Freitag, 22. Mai 2015

Smalltalkify Groovy

By adding some Mixins to a groovy script, it is possible to use some smalltalk-like expressions like

ifTrue: [ do something ] ifFalse: [do something else]

Or do some smalltalk-like exception handling like

[ aBlock ] on: #Error do: [ something ]

In groovy this would look like:

Find the full source here: gist on github

Mittwoch, 10. Oktober 2012

Using Processing.js with Amber

"The Processing language was originally created at MIT as part of the Media lab and Aesthetics and Computation group. They needed a way to bridge the gap between software developers, artists, data visualizers, etc., and to do so in a way that allowed new programmers (or non-programmers) to do complex visual work easily. Processing was built using Java, and can be thought of as a simplified Java, with a simplified Java API for drawing and graphics." (source)

Since it is possible to write Processing code with pure JavaScript, it should be possible to use Amber with Processing.
And so it is - with some little tricks.
First, Processing should get initialized in the html page like this

A Processing instance will be created, it can get accessed via Amber in this way:

processing := <Processing.instances[0]>.

After fetching this instance, it can be used like any other Smalltalk Object:

processing background: 224.

processing line: centerX y: centerY dX: myDX dY: myDY.

I converted the clock-example to Amber, you can find it in the Example-section of my Amber Git repo. And maybe soon in the "official" Amber-Examples.

You can try it out here.

Mittwoch, 27. Juni 2012

Android-Binding for GNU Smalltalk ready!

Essentially it's no big thing - just a few lines of Smalltalk-code: i created a GNU Smalltalk star Package including the "Android" class that gives access to the full Android API via SL4A.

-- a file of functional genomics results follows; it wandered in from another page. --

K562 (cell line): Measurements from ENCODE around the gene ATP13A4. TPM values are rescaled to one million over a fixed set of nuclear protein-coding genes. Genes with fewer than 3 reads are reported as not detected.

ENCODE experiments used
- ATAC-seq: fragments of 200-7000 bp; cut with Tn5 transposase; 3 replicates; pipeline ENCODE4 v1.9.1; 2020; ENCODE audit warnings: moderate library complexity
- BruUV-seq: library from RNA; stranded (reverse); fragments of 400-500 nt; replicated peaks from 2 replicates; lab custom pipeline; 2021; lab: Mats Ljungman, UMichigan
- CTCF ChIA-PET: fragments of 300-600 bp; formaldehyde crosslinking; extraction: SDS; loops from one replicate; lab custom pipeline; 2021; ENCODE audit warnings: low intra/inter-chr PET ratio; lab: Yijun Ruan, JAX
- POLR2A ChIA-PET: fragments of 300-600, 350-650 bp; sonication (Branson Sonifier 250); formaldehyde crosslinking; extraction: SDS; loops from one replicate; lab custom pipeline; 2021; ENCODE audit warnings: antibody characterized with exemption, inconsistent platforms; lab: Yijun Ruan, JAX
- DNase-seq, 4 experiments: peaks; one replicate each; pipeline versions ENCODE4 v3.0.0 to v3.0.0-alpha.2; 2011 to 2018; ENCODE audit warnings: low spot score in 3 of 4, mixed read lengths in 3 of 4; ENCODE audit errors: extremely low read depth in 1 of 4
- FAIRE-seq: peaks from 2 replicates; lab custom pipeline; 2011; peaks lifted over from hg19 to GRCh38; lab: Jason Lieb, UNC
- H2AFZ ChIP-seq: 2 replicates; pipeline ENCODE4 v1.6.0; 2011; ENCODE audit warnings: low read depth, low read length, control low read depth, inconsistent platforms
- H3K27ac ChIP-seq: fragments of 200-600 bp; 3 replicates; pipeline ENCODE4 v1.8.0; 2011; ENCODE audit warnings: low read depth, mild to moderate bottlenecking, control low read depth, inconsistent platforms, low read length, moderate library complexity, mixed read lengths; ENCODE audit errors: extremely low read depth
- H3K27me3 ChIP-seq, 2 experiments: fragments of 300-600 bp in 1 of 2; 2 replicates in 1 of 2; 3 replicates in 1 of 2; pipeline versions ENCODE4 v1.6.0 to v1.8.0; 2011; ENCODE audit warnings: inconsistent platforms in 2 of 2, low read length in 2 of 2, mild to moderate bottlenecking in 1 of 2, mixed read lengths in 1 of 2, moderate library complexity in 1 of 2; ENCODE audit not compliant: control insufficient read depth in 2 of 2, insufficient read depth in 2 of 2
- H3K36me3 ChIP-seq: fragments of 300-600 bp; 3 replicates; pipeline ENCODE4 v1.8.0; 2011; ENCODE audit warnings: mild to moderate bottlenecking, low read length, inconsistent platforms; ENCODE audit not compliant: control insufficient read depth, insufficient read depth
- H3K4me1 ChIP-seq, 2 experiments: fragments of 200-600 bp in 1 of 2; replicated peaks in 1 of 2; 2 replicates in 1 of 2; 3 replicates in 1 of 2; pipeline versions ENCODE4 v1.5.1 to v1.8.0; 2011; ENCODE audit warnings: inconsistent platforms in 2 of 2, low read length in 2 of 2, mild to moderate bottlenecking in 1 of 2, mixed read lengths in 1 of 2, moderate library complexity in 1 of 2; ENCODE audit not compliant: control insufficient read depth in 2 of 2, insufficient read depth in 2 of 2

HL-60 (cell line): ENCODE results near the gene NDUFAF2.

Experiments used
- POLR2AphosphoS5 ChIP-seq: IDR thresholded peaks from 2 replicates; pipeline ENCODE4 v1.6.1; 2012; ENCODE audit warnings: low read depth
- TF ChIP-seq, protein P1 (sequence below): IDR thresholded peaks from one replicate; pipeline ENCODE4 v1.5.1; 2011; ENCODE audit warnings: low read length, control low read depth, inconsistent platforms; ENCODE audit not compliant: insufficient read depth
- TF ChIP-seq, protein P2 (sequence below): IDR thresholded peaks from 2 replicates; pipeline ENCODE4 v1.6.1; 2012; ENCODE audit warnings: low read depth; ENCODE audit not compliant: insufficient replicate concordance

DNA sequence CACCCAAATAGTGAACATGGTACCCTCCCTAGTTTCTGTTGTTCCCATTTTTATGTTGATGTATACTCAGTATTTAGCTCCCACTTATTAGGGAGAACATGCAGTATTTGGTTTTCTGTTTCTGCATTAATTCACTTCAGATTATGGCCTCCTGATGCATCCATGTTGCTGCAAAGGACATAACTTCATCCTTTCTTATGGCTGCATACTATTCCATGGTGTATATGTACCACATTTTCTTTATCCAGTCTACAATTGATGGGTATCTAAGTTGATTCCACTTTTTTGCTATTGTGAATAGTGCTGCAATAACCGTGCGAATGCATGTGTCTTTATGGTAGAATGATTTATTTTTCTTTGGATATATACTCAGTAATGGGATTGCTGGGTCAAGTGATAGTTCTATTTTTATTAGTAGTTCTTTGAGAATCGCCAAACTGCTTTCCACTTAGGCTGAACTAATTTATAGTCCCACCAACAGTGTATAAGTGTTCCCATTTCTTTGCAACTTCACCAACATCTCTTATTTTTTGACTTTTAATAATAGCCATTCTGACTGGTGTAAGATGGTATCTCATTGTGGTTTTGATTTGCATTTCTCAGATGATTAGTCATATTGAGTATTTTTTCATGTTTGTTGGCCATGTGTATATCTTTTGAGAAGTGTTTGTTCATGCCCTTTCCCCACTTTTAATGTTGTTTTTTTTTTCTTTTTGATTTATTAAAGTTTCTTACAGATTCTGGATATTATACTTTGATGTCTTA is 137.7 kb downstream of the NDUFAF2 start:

Usage is simple. First file in the package with:

PackageLoader fileInPackage: 'Android'.

Then you can use it like this:

| android |
android := Android new.
android makeToast: 'Hello World!'.

A more complex example, using some dialogs, is included in the smalltalk_for_android.apk (you can use the QR-Code below to install the apk - but remember that you need to install sl4a before. See my previous blog-post).
To get an idea what is possible, see the the API reference. I think it is a wonderful perspective to write full blown Android apps with Smalltalk.
Coding Smalltalk on a phone or tablet is fun - the sl4a editor is a big help because it contains an api reference. If you want to hack more complex scripts, you can remote control your phone or emulator, just follow this instructions. Only one difference: you need to set the environment-variable AP_HANDSHAKE to some arbitrary value.
With this setup you can execute your script with "gst" or just call the api via the gst console.
Sourcecode etc. is available on github.

Mittwoch, 13. Juni 2012

GNU Smalltalk on Android

I crosscompiled GNU Smalltalk 3.2.4 with the Android NDK (r8).
Because interaction with GST on Android was complicated (couldn't read stdout/ stderr reliable), i decided to use the Android Scripting Framework.
So if you want to try it, first you need to install SL4A. You should install the sl4a_r5.apk (not r4!)